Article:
When The Texas Chainsaw Massacre 2 was completed, the MPAA refused to give it an ‘R’ rating, and Cannon decided to release the picture without an MPAA classification; the resultant lack of advertising hampered the film’s ability to reach its audience, and many fans of the original film were also alienated by the sequel’s ironic, playful tone (see Muir, op cit.: 38). In the UK, the film was withheld until 2001: though never officially submitted to the BBFC, the BBFC made it clear that the film would need to be cut severely before it could be awarded an ‘18’ certificate. Consequently, no distributor submitted the film to the BBFC for UK classification until 2001, when it was passed uncut.

Like Sam Raimi’s Evil Dead 2: Dead by Dawn (1987), The Texas Chainsaw Massacre 2 is an out-and-out self-parody, re-enacting scenes from the original film and retreading a familiar narrative structure whilst introducing a heavier dose of black comedy. Hooper later suggested that the film’s attempts to mesh overt humour with Tom Savini’s grisly realistic makeup effects was a recipe for disaster: ‘I feel that the film came out of my frustration at the comedy in the first film not being appreciated or understood’, he said, ‘And so I amplified the comedic aspects, but at the same time Tom Savini made everything so anatomically correct and cost so much, that […] the film ended up not even getting a rating. I like the film as wacky, crazy, bizarre over-the-top comedy, but it missed its mark’ (Hooper, quoted in ibid.).

The film features recognisable members of the cannibalistic family from the first picture but here humanises them, and makes them more comical, by giving them names, so the ‘Cook’ of the original film becomes Drayton Sawyer, a local celebrity known for his award-winning chilli; Hooper originally intended for the ‘Hitchhiker’ to become Paul Sawyer, aka ‘Chop Top’, though when the film went into production Chop Top became the Hitchhiker’s twin brother, the Hitchhiker – killed towards the end of the first picture – being present in the completed Texas Chainsaw Massacre 2 as a partially mummified corpse that Chop Top animates like a puppet and speaks to as if his brother were still alive. Even Leatherface becomes more humanised, both through performance (for example, his repeated dance of frustration, in which he holds the chainsaw over his head and wiggles his hips, and his desire for Stretch) and in name (Drayton and Chop Top repeatedly refer to Leatherface as ‘Bubba’). It’s clear that the childlike Leatherface becomes sexually fascinated by Stretch… well, more accurately, Hooper hammers that point home in the sequence in which Chop Top and Leatherface terrorise LG and Stretch in the radio studio, Leatherface pursuing Stretch into the recording booth where he places his chainsaw between Stretch’s parted legs, running the blade of the saw up her thigh and pushing it against her groin as he appears to orgasm. The scene seems deliberately to court controversy by representing Leatherface’s weapon of choice, the saw, as a symbolic phallus. Towards the end of the film, after the family has taken Stretch captive, Drayton tells Leatherface he must choose between his desire for Stretch and his family: ‘You got one choice’, Drayton says, ‘Sex or the saw. Sex is… well, nobody knows. But the saw… The saw is family!’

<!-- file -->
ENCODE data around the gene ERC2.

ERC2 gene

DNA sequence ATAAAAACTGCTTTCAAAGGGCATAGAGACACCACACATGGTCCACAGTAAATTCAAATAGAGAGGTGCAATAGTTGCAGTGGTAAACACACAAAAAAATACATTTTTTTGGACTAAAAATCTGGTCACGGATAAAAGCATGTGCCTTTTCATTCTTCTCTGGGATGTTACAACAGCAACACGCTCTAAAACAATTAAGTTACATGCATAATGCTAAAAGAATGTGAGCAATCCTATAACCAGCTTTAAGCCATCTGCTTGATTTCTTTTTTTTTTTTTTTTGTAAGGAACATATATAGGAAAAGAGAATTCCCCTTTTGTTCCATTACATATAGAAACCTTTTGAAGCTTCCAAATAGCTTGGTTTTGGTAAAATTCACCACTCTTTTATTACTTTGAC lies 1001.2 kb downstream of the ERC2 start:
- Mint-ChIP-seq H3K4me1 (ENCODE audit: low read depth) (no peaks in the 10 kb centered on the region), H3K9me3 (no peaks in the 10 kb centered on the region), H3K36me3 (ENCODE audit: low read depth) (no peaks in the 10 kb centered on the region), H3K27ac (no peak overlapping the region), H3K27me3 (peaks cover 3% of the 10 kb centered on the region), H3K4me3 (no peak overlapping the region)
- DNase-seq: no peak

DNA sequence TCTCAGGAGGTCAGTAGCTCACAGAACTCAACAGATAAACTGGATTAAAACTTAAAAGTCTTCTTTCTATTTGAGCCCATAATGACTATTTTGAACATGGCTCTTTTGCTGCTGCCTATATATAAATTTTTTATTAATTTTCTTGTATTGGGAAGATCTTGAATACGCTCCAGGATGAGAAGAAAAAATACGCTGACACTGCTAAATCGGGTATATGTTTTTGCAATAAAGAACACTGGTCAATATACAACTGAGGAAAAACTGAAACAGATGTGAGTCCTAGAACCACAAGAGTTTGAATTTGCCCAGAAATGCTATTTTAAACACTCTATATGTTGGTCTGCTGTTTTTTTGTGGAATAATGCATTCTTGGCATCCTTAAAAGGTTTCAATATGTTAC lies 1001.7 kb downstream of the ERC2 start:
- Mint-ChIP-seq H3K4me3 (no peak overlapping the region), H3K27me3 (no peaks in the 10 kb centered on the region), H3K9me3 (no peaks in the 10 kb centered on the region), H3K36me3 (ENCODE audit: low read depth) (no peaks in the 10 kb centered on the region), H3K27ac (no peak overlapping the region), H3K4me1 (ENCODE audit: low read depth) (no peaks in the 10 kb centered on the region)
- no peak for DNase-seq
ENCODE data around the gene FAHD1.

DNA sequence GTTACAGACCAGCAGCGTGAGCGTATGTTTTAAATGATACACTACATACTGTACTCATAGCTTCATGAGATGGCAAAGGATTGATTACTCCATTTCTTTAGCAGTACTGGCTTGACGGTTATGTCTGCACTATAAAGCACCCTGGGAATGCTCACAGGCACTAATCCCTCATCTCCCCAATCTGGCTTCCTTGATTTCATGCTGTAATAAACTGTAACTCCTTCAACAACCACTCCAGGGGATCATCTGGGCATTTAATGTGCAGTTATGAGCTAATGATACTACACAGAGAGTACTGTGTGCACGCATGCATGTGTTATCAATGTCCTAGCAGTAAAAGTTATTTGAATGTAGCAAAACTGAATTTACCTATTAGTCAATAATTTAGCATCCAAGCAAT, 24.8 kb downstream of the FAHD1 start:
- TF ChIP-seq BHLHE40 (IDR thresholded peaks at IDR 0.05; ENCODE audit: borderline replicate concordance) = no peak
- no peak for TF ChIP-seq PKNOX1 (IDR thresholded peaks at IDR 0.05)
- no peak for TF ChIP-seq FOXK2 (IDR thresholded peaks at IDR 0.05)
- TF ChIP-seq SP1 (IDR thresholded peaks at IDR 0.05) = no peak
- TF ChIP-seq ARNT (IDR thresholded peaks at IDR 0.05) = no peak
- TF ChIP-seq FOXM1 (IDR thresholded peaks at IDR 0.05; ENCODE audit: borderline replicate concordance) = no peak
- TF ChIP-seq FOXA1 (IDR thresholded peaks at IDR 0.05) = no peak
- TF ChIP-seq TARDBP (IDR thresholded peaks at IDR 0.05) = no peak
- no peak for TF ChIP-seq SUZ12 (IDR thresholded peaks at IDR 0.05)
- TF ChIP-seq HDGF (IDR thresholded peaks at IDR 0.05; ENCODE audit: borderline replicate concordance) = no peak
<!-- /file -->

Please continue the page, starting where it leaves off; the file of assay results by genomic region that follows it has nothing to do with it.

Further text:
Texas Chainsaw Massacre 2 foregrounds the relationship between the family’s cannibalistic practices and Grandpa’s work in the slaughterhouse, Drayton Sawyer telling the captive Stretch that Grandpa was one of the most efficient slaughterhouse workers, schooled in the use of the hammer to dispatch the animals, until increased mechanisation of the process via the use of pneumatic captive bolt devices, etc, made him redundant.

The opening sequence supplants the countercultural youths of the first film, with their hippie-style dress, for a pair of yuppies. Two young men with neat hairdos and preppy clothes, one of them wearing novelty sunglasses, drive through Texas; the young man with the sunglasses fires a revolver out of the window at a number of targets, including a series of mailboxes and two signs by the roadside (one declaring ‘Refight Battle of San Jacinto’, the other asserting ‘Remember Battle of the Alamo’). These young men are immediately pegged as products of the 1980s, disrespectful towards history or culture and only interested in self-gratification. They use a car phone (another signifier of yuppie excess) to call Stretch’s radio studio, humiliating the DJ. Later in the evening, they call the radio station again but are confronted on the road by the Sawyer’s vehicle, Leatherface standing atop the truck with the Hitchhiker’s corpse in front of him dancing like a puppet. Leatherface fires up his chainsaw and attacks the yuppies’ vehicle with it, killing the two young men; their deaths are recorded by LG owing to the radio station’s policy of recording all external telephone calls. Robin Wood noted that what made the cannibalistic family in the original Texas Chain Saw Massacre somewhat sympathetic was the sense that they were victims too – ‘of the slaughter-house environment, of capitalism’ (Wood, 2003: 83). Certainly, in the sequel the audience is likely to cheer on Leatherface in his annihilation of the yobbish yuppies, encouraging the audience to identify with Leatherface – if not his brothers – before we have been introduced to the film’s protagonists, Stretch and Lefty.